Monday, November 7th, 2011
Loney Dear at The Drake Underground in Toronto
Frank YangWhile I don’t expect anyone loses any sleep over anything I write, I feel compelled to offer a formal mea culpa for my thoughts on Loney Dear’s last record Dear John. Said review wasn’t a thumbs down by any means nor was it inaccurate, but “yeah it sounds like all his other stuff but that’s okay” now feels at best faint praise and at worst, dismissive. And considering how much I’ve grown to properly appreciate the work and vision of Emil Svanängen, I’d like to take the opportunity of Saturday night’s show at the Drake Underground in support of his latest album Hall Music to properly praise him.
As I mentioned, it’s true that all the Loney Dear albums share a similar vibe and dynamic – that of orchestrally ornate pop that ruminates on love and melancholy the ebbs and crests with Svanängen’s falsetto – but rather than imply a lack of new ideas, Svanängen continues to find new angles to observe from and depths and heights to explore within those parameters. That every one of his albums offer a fully-realized suite of songs and are as worthy a point of entry into his catalog as any other is remarkable, and also necessary – his works have been released in North America in as non-chronological a sequence as mathematically possible, with Hall Music being pretty much the first to count as the “new” Loney Dear album everywhere in the world at once.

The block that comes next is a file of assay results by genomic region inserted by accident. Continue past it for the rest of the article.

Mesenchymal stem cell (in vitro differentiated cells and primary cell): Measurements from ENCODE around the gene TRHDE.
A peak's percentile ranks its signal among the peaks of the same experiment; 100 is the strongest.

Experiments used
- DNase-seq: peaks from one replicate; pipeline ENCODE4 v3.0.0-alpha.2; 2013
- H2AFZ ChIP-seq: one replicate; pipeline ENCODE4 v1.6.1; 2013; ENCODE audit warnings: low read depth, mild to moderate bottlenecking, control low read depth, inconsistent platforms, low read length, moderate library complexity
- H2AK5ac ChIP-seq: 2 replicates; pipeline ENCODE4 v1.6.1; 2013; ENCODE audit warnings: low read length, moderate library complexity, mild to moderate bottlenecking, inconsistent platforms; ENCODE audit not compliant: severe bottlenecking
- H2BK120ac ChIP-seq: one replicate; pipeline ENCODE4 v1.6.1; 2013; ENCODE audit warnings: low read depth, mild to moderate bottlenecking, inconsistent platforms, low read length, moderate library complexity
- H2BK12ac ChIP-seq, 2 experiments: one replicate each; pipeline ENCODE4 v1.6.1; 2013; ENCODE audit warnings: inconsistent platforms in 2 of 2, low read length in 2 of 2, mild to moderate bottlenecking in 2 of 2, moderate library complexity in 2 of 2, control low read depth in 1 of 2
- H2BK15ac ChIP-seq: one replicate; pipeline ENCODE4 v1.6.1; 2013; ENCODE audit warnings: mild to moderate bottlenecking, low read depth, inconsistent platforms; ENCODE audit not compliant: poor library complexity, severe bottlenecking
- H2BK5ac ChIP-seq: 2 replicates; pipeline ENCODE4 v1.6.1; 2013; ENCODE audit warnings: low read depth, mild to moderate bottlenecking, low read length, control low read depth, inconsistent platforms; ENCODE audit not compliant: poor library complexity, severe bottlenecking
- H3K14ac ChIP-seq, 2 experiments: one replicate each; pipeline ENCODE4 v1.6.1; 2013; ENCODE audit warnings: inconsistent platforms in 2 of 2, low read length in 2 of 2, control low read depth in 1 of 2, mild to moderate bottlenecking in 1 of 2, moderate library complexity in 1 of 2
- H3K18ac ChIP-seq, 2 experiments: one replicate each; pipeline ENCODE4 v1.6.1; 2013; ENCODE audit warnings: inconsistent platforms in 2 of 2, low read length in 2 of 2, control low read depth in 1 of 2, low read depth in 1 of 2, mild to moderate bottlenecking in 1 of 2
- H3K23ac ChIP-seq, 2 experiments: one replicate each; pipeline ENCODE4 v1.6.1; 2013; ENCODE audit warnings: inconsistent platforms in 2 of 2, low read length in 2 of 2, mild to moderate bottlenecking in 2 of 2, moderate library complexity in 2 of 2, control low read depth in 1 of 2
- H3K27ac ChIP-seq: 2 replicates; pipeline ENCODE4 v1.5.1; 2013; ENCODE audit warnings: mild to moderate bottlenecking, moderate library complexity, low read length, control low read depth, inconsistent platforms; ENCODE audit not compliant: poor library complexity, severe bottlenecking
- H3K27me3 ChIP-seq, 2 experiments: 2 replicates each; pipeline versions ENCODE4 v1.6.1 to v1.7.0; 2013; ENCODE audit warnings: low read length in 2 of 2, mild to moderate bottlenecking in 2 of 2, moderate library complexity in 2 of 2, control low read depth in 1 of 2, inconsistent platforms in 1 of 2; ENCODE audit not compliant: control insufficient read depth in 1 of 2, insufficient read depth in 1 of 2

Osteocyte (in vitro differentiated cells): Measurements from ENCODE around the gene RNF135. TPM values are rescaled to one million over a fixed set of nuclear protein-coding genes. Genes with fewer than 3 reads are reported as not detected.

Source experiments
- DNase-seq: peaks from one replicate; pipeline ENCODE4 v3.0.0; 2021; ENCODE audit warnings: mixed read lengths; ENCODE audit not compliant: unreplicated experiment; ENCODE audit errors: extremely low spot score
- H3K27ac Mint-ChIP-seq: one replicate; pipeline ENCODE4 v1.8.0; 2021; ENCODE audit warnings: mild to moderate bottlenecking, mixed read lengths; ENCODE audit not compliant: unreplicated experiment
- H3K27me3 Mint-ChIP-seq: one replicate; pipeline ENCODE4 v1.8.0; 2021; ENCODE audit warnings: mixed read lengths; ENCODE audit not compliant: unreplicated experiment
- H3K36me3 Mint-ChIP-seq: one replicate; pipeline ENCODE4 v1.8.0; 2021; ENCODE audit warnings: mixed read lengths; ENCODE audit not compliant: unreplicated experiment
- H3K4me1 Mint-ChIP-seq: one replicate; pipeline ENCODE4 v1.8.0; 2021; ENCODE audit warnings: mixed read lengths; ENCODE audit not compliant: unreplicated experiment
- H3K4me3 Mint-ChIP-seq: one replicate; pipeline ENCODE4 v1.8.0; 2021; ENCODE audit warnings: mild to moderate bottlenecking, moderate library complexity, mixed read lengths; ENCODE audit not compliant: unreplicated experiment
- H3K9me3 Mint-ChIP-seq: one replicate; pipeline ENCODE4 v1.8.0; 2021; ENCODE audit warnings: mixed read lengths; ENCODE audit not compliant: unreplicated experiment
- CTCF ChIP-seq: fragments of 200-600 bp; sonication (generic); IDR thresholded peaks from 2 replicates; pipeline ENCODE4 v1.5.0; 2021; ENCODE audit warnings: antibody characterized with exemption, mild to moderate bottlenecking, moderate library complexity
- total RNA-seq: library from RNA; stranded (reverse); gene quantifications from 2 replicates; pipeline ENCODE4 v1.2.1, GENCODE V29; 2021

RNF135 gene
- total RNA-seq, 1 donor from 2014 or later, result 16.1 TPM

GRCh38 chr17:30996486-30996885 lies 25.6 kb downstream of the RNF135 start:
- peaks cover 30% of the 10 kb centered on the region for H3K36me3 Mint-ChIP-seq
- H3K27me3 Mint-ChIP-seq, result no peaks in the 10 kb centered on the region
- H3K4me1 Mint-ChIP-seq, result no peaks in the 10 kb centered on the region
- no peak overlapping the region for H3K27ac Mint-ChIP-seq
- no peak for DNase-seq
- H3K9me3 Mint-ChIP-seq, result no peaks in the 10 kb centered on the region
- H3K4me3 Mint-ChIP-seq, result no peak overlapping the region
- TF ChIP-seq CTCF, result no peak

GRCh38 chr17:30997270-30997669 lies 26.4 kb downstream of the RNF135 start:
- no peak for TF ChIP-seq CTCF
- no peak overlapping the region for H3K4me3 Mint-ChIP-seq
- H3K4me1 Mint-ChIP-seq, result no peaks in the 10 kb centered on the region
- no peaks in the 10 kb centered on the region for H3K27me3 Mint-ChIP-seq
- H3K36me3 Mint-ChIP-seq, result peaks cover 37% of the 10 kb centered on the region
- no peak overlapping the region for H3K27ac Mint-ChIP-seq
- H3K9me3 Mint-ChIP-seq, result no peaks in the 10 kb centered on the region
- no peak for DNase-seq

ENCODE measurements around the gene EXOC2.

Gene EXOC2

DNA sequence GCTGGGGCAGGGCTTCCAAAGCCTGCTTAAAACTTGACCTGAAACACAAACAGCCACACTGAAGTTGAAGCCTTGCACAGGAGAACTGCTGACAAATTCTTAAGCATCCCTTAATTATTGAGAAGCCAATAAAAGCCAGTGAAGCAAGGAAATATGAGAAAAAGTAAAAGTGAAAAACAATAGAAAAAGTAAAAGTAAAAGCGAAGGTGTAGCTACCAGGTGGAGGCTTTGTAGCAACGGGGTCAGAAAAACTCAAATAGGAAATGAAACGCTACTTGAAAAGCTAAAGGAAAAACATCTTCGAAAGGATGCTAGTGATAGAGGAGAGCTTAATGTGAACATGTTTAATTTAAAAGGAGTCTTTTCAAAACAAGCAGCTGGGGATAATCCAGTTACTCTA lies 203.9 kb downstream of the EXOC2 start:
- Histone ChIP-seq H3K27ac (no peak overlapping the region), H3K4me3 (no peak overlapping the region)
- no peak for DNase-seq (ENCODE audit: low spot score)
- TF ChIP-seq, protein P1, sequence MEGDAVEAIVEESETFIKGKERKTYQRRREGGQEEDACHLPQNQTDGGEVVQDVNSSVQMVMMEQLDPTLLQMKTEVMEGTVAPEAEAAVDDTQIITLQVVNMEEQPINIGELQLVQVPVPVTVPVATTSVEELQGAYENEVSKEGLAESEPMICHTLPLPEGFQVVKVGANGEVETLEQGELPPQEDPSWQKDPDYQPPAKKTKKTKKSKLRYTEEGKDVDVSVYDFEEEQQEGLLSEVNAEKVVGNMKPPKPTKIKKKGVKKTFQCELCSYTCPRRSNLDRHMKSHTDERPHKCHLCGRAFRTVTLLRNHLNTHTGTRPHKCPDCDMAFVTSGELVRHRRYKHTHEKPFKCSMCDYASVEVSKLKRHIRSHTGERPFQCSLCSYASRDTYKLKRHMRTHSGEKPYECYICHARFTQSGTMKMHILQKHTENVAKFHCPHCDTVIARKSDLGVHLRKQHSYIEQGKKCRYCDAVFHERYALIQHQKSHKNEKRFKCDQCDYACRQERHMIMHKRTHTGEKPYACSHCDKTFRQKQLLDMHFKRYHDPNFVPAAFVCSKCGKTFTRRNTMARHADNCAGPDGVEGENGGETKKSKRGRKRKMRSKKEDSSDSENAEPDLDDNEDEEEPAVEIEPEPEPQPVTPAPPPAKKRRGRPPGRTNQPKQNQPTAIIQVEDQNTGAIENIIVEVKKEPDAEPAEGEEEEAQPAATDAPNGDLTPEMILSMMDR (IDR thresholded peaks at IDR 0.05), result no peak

Within the parameters of what is Loney Dear, Hall Music could be considered a bit of a revolution, particularly when compared to its predecessor, Dear John. Whereas John was sonically dense and had a distinctly sleek and synthetic sheen to it, Hall Music feels sparer but bigger, no doubt a result of the chamber orchestra tour undertaken prior to its recording. It makes full use of the reverberant space around things to create a more stately, almost spiritual, frame to present Svanängen’s compositions, the net result being what may be the most cohesive and beautifully rendered album in the Loney Dear canon.
So you might think that reproducing all of the grandeur live would require a full band if not a full orchestra. Instead, his brief North American tour was billed as a solo one, which might have raised concerns about the material being done full justice – my reviews of his past two visits in June 2007 and October 2009 hailed his band for being able to bring his complex arrangements to life – but when you consider that the Loney Dear recordings are largely done by Svanängen alone, this might have actually been the more faithful presentation. And considering the stage setup consisted not of a single acoustic guitar but of a fortress of gear arranged on four sides around a single seat, I was pretty confident this wouldn’t be a thin-sounding show.